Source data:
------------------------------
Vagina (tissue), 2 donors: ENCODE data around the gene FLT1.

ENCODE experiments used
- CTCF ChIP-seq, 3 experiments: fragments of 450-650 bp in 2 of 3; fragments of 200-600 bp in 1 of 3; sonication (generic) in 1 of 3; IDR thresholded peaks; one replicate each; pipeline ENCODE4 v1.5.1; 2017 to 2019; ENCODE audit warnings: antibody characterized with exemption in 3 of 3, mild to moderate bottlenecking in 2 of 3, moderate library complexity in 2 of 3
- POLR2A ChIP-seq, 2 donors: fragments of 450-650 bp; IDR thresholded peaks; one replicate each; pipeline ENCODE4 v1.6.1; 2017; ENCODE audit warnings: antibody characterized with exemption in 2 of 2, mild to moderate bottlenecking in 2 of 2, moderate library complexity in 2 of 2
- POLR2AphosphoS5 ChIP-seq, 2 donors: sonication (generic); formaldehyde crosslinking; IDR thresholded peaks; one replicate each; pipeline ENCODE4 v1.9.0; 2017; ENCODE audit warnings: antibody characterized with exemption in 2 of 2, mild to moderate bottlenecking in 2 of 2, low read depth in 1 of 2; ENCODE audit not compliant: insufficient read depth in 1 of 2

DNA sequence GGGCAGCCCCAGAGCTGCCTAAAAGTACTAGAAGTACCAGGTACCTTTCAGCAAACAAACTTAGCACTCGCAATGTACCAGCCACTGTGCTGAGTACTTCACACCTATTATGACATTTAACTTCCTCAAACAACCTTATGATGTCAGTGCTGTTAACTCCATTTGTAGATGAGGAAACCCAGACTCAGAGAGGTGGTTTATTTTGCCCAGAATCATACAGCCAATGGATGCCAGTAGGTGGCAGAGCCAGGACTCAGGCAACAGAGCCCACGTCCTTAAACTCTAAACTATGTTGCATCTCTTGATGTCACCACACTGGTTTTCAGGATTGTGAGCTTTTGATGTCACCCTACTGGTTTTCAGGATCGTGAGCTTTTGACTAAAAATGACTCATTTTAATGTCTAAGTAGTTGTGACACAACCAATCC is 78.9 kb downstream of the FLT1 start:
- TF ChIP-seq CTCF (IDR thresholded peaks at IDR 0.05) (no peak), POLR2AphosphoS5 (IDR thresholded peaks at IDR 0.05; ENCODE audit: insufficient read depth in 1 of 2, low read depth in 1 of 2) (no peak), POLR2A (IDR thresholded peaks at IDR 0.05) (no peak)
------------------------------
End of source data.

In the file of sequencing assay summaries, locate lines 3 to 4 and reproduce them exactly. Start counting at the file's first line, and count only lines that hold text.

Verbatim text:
- CTCF ChIP-seq, 3 experiments: fragments of 450-650 bp in 2 of 3; fragments of 200-600 bp in 1 of 3; sonication (generic) in 1 of 3; IDR thresholded peaks; one replicate each; pipeline ENCODE4 v1.5.1; 2017 to 2019; ENCODE audit warnings: antibody characterized with exemption in 3 of 3, mild to moderate bottlenecking in 2 of 3, moderate library complexity in 2 of 3
- POLR2A ChIP-seq, 2 donors: fragments of 450-650 bp; IDR thresholded peaks; one replicate each; pipeline ENCODE4 v1.6.1; 2017; ENCODE audit warnings: antibody characterized with exemption in 2 of 2, mild to moderate bottlenecking in 2 of 2, moderate library complexity in 2 of 2